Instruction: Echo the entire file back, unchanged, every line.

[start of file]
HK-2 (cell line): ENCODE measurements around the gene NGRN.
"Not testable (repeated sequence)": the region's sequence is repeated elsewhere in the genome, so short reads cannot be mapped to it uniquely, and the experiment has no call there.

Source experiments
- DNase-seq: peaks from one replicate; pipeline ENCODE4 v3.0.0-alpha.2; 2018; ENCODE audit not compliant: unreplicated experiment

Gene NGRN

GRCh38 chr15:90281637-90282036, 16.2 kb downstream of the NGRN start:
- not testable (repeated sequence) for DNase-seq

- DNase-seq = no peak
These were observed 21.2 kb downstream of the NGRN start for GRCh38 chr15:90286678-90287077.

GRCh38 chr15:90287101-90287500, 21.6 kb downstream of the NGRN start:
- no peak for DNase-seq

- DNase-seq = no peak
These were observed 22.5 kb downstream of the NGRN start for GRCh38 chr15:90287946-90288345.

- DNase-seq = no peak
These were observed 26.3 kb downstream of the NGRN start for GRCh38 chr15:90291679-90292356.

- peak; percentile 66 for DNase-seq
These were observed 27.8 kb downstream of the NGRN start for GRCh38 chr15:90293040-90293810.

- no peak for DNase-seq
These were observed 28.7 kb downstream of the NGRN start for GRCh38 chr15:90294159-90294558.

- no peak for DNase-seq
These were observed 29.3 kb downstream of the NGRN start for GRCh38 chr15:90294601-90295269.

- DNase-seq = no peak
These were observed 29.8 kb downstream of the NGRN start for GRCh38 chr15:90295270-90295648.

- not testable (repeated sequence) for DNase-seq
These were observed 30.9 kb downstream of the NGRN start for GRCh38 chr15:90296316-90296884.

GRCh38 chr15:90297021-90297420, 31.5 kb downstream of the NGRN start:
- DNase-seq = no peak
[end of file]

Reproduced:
HK-2 (cell line): ENCODE measurements around the gene NGRN.
"Not testable (repeated sequence)": the region's sequence is repeated elsewhere in the genome, so short reads cannot be mapped to it uniquely, and the experiment has no call there.

Source experiments
- DNase-seq: peaks from one replicate; pipeline ENCODE4 v3.0.0-alpha.2; 2018; ENCODE audit not compliant: unreplicated experiment

Gene NGRN

GRCh38 chr15:90281637-90282036, 16.2 kb downstream of the NGRN start:
- not testable (repeated sequence) for DNase-seq

- DNase-seq = no peak
These were observed 21.2 kb downstream of the NGRN start for GRCh38 chr15:90286678-90287077.

GRCh38 chr15:90287101-90287500, 21.6 kb downstream of the NGRN start:
- no peak for DNase-seq

- DNase-seq = no peak
These were observed 22.5 kb downstream of the NGRN start for GRCh38 chr15:90287946-90288345.

- DNase-seq = no peak
These were observed 26.3 kb downstream of the NGRN start for GRCh38 chr15:90291679-90292356.

- peak; percentile 66 for DNase-seq
These were observed 27.8 kb downstream of the NGRN start for GRCh38 chr15:90293040-90293810.

- no peak for DNase-seq
These were observed 28.7 kb downstream of the NGRN start for GRCh38 chr15:90294159-90294558.

- no peak for DNase-seq
These were observed 29.3 kb downstream of the NGRN start for GRCh38 chr15:90294601-90295269.

- DNase-seq = no peak
These were observed 29.8 kb downstream of the NGRN start for GRCh38 chr15:90295270-90295648.

- not testable (repeated sequence) for DNase-seq
These were observed 30.9 kb downstream of the NGRN start for GRCh38 chr15:90296316-90296884.

GRCh38 chr15:90297021-90297420, 31.5 kb downstream of the NGRN start:
- DNase-seq = no peak